While Duke was at the Crow’s Nest, Wilson ventured out to make some sales for the day. Most of the trucks in the vendor area had closed down, and many appeared to have been vandalized overnight, displaying newly broken windows. The three remaining food trucks each had lines several hundred people long. Suddenly, the middle vendor shouted that they ran out of food and quickly slammed their pick-up window shut. Those still waiting in line erupted into a mass of yelling and shouting, some screaming desperately how they hadn’t eaten anything in two days. Yelling and shouting turned to pushing as the heat-exhausted mobs began to turn on each other. Wilson hastily retreated back to camp as people started coming to blows. En route back to the tent he was amused by the microcosm of festivaliers that appeared entirely nonplussed by the whole event. Some groups continued playing in the lake on giant blow up floats, while other groups held jam sessions by the various art installations. Shimmering hula-hoops lazily looped around and around the arms and necks of a group of girls at the top of one hill. Under the tree with all the wind chimes there now sat a lone wolf with a sign proclaiming: Will trade blow (any kind) for food. How quickly this utopian world deteriorated, Wilson thought sadly.

The sun blazed on, not a cloud in the sky to provide any respite from the heat. The interior of the tent reached over a hundred degrees, forcing the crew outside. With the college kids nowhere in site, the group lounged at the hookah tent. Duke reported back about the tattoo artists recruiting a gang calling themselves the Crows, and Wilson shared his discoveries about the dire food situation. Divvying up their rations, they hatched a plan to go down to the lake in the morning to collect more water. It would have to be boiled and sterilized on the little camp stove, but that would be a small price to pay for avoiding heat stroke. People arguing and the sounds of fighting reached their ears. They realized they could only now hear these distant scuffles because the festival music had stopped completely.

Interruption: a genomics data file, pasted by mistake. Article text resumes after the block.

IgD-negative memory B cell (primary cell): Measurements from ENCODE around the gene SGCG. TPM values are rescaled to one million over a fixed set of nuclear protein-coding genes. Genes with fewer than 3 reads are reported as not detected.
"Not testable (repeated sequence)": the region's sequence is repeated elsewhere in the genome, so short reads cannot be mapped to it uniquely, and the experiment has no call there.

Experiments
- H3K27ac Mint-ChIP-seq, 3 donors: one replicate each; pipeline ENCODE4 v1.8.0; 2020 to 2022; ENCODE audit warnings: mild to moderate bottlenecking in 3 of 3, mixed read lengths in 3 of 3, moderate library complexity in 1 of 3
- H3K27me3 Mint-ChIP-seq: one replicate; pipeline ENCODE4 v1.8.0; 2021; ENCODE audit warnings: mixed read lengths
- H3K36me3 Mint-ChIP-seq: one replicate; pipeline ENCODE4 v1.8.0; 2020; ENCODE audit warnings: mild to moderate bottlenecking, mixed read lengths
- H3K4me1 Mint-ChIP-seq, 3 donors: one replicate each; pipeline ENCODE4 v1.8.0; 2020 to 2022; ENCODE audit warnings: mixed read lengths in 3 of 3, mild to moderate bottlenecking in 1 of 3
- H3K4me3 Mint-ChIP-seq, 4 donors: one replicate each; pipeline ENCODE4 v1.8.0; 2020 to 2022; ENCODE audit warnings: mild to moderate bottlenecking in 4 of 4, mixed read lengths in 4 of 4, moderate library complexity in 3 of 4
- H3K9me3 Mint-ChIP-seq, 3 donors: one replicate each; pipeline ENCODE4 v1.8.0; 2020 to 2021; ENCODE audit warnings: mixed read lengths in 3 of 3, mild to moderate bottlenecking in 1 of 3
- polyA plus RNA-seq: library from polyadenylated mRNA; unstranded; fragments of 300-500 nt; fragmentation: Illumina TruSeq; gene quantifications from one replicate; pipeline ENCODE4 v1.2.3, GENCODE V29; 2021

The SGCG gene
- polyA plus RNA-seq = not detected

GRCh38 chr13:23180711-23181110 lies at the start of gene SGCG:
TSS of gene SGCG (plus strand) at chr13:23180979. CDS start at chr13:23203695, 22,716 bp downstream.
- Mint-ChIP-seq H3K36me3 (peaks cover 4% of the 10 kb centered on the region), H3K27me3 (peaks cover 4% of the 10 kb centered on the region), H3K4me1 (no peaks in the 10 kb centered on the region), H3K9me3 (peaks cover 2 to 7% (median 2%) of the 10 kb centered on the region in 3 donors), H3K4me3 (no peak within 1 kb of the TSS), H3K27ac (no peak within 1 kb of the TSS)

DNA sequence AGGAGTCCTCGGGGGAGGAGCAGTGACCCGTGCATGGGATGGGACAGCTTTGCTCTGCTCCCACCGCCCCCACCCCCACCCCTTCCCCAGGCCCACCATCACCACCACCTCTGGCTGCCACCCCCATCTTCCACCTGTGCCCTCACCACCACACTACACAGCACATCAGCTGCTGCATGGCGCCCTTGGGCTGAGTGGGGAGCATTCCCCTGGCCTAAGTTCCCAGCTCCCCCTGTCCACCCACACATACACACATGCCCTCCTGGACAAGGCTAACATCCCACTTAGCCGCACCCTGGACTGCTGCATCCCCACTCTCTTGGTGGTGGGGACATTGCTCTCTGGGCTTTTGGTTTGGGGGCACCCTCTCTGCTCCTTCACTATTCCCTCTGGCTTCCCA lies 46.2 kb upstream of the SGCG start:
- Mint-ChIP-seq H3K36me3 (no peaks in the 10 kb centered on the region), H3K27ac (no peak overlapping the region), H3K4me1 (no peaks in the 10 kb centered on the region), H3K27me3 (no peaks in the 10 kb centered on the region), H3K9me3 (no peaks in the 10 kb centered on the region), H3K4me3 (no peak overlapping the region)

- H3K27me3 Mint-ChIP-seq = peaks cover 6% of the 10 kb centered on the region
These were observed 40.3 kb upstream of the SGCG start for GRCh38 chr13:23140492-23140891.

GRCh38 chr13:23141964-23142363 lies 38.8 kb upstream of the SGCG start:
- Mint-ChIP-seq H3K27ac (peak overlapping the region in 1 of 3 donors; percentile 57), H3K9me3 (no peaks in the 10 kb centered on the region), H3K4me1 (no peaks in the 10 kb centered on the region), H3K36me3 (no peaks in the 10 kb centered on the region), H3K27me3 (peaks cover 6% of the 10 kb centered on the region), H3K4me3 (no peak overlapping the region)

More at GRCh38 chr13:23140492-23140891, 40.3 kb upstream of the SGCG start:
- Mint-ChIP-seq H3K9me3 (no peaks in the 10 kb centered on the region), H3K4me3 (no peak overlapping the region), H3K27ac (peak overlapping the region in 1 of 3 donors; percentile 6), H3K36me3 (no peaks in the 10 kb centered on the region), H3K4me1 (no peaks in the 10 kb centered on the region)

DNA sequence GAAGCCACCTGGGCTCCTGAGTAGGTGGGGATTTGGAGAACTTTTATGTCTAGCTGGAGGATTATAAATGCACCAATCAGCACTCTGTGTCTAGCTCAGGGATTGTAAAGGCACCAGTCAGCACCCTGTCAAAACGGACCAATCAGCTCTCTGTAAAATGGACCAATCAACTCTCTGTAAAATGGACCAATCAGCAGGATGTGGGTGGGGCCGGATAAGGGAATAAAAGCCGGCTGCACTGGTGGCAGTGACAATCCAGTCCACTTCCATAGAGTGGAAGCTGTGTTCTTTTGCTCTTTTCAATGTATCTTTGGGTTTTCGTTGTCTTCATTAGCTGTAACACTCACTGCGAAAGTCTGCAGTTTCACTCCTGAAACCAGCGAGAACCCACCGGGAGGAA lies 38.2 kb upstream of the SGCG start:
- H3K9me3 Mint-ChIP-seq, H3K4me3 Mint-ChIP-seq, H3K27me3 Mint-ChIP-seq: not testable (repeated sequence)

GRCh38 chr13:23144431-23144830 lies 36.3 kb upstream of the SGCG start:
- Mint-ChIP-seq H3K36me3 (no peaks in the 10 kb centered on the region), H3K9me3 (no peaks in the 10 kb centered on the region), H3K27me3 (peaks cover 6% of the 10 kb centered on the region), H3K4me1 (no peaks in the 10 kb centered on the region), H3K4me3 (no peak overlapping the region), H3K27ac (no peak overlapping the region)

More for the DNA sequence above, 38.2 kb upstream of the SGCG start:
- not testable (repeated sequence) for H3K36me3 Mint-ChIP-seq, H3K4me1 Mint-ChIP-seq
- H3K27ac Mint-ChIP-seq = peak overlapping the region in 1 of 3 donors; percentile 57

Wilson and Ash headed out to the road for one last recon before dark. Security had given up trying to prevent people from climbing over the wreckage. Actually, security was no longer trying to do anything as they had essentially disappeared. They watched a small group try to climb out but give up quickly, not having the rock climbing skills to manage the mountain of unsteady debris. A few successfully made it over, which was initially interpreted as a good sign. However some of them came fleeing right back over the pile, with reports of finding empty delivery trucks with busted wheels from spike strips that booby-trapped the road. Anyone trying to get in or out of the festival was evidently being stopped in their tracks. This disturbing news hung over them as they made their way back to the tent. Turning a corner they were greeted by the horrifying scene of a young woman in a neon blue fairy costume halfheartedly pouring a bottle of dirty lake water on the head of a sunburned guy who appeared unconscious from heat stroke. They watched in stunned silence as two people grabbed the guy and flung him off the path and into the shade of a tree before wandering off. Disheartened, they trudged back to their tent. Once back, Duke was only able to jot down a few words in his journal before falling into an uneasy sleep filled with images of people trapped in boxes and the sensation of drowning.

At dawn they slowly made their way to the lake, trying to look as nonchalant as possible. Fortunately, most people were still sleeping, making their journey blissfully uneventful. While filling their water bottles a dense thicket of people weaving in and out of the tents unexpectedly appeared in the distance. A sharp, high-pitched scream broke through the morning light, echoing off the lake. The screams began to multiple, with half sleeping festivaliers stumbling in confusion and fear out of their tents. The group froze in stunned silence. Tents began collapsing and the situation became clear- the Crows were attacking. Spreading throughout the campground they were systematically slashing the tents, causing the inhabitants to flee or fight, and then taking the provisions inside. A few ran screaming from their tents towards the lake, which galvanized the group into action. They ran west along the lake with a bunch of other campers, heading towards the main stages and hoping to find a place to hide. A few Crows spotted them running and began to chase after them.